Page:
This last week was the last time I would get to be in camp as a counselor for this summer. It’s kind of a bittersweet moment. I enjoy camp, but I also enjoy not being in camp.
Easily, my favorite thing about camp is the kids. With each week I was in camp, there was no doubt in my mind that I was in the right profession. I got to talk with, learn from, and encourage them. They asked me questions that made me laugh, but then I could also get serious with them. Camp wore me out, but the campers energized me. I worked with every age from 7-13 and every sort of lifestyle. I’ll admit, when I first started camp, I was so worried that the campers wouldn’t take me seriously because of my age. However, I don’t think that was an issue. If anything, it allowed me to connect better with the kids. Don’t get me wrong; there was definitely a generation gap (these kids had way more technological knowledge and access than I did when I was their age, and that wasn’t that long ago!); but I could still relate to them about most things. They always saw me as an adult when I needed to be, but they looked to other adults if they were there (which I was totally fine with). I loved working with the kids and spending the days with them. I was often impressed with what they would do while in camp, and I had no issue complimenting them on things they did.
Then there were the activities themselves. Obviously, they were geared for kids to do, but I was able to participate in some of them. With the exception of culinary camp (because everything we did was food related), I have at least one thing I made during each camp sitting on my dresser. Even if I didn’t get to keep some of the activities, I got to help them and watch the kids go through them. It may not have been something I wanted to do (like cut more cardboard in build it camp so the kids could make their buildings), but their smiles and confidence were entirely worth it. I got to do so many things this summer, including be a water molecule (we had a water cycle activity that was way cool), eat turkey cooked from a hole in the ground (it was actually pretty good, and I wasn’t even technically in that camp!), tour the Indiana Statehouse, make some homemade ricotta, and several other things I don’t have time to write down.
My biggest downside to camp was just the amount of energy it took for each week. There was a couple times I would come home, and it wouldn’t be intentional, but I would end up falling asleep. Once, I was reading a BRAND NEW book, and I was struggling to keep my eyes open, which is how you know it’s bad.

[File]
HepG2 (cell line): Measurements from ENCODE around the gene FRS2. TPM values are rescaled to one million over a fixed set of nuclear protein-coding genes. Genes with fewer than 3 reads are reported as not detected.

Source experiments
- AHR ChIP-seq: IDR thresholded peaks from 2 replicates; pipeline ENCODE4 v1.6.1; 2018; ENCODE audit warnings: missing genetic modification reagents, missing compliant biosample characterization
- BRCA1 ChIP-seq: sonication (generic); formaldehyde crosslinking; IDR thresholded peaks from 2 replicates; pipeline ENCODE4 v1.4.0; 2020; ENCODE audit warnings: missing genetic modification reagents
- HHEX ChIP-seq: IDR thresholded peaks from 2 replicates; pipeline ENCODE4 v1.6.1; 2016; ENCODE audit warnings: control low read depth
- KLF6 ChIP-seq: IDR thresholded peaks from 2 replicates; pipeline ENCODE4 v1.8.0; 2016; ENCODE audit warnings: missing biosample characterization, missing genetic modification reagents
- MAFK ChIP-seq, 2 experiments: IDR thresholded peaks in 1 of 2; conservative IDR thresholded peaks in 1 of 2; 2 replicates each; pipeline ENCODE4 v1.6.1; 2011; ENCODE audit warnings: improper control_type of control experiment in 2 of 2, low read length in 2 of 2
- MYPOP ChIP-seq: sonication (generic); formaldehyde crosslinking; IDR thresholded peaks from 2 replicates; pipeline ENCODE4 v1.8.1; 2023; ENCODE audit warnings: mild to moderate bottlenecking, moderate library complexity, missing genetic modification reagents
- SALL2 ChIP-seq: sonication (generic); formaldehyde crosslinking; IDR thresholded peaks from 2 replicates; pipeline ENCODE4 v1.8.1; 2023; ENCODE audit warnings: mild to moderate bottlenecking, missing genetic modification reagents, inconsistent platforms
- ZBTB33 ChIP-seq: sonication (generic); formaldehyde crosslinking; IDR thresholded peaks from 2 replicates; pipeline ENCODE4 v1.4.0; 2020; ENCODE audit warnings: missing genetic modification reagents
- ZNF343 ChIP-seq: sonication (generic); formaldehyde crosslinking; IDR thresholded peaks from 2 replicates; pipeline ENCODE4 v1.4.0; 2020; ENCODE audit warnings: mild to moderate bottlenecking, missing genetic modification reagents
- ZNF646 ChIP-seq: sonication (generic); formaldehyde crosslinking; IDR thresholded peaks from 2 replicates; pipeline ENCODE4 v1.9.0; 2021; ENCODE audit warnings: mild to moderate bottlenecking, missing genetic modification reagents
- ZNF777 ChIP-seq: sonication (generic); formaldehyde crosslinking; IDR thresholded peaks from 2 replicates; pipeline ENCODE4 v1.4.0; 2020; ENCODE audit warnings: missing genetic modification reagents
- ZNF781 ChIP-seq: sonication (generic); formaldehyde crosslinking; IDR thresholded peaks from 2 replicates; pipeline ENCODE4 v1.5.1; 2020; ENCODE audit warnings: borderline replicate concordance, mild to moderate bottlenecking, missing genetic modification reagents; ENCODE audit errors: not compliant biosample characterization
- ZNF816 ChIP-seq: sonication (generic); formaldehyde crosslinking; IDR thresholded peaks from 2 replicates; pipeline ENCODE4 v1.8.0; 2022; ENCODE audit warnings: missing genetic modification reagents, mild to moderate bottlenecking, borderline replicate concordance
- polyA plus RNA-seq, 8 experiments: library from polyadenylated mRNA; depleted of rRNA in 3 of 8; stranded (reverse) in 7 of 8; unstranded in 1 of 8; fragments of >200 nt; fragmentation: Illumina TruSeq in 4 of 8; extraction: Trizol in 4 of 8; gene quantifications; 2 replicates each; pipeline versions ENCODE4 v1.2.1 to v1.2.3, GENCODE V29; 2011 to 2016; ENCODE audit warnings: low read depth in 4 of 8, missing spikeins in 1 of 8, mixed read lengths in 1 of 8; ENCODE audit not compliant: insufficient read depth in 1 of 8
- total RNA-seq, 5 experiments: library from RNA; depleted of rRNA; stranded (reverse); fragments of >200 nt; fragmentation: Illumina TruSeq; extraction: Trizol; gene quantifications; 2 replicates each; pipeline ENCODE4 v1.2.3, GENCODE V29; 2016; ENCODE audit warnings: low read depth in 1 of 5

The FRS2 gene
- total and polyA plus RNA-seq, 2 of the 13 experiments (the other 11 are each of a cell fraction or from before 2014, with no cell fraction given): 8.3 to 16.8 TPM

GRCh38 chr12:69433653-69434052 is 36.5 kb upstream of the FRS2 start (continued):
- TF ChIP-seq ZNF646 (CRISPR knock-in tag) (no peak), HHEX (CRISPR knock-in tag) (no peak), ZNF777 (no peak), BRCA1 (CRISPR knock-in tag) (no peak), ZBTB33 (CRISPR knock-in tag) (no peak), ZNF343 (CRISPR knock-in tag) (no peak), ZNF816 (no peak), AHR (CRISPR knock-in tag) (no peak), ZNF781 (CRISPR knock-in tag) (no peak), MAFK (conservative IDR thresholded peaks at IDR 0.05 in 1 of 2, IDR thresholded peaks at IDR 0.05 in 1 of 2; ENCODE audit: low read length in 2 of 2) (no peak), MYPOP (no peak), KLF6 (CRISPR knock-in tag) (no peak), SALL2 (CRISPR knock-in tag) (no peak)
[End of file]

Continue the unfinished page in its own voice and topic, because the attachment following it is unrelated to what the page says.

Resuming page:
It’s crazy to me that there can be so many memories in one room. However, I loved each and every moment of it. I remember like my second week, being “asked” (You’re okay with this right? with not much room for a “no”) to teach a workshop about earthquakes for a program. In hindsight, that was how my whole camp experience. I knew the subject, and I was somewhat prepared, but I had no idea what was going to happen. I think that’s similar to how teaching is going to be. Each kid brings something different, and it’s my job to encourage them, whether they want to be an architect, a paleontologist, or a professional chef. I just think it is really cool that this small internship is shaping me for my future career.
I mentioned earlier that with the kids, there was no doubt that I was in the right profession. By that I mean that being with those kids, I feed off their energy. I get more excited about things that they are excited about. It’s also shown me what kind of teacher I want to be. I don’t want to be too strict; I saw that a few times and the kids would retreat and not be as open. But I also don’t want to be too lenient; otherwise, my students would walk all over me. No. I’m all about having fun (and I got to do that a lot in camp), but when it’s time to be serious, I know how to do that too (and I had to do that multiple times too).
When people ask me what I’m doing this summer, I tell them I work in the Education department at the State Museum. I don’t tell them that I get to watch kids I’ve never met before meet new friends and work hard. I don’t tell them that a 12 year old begged me to stay so he could have someone to play a card game with once camp ended for the day (and yes, I did stay). There’s so much about my internship that just have to be experienced because telling the story doesn’t do it justice. Like most internships, this one isn’t paid; however, I can’t think of a way I would have enjoyed my summer more. I got to do something I enjoy in a really cool place, and while I’m sad I’m not a counselor in camp anymore, I’m excited to watch the final couple of camps and see the memories made as I finish my internship.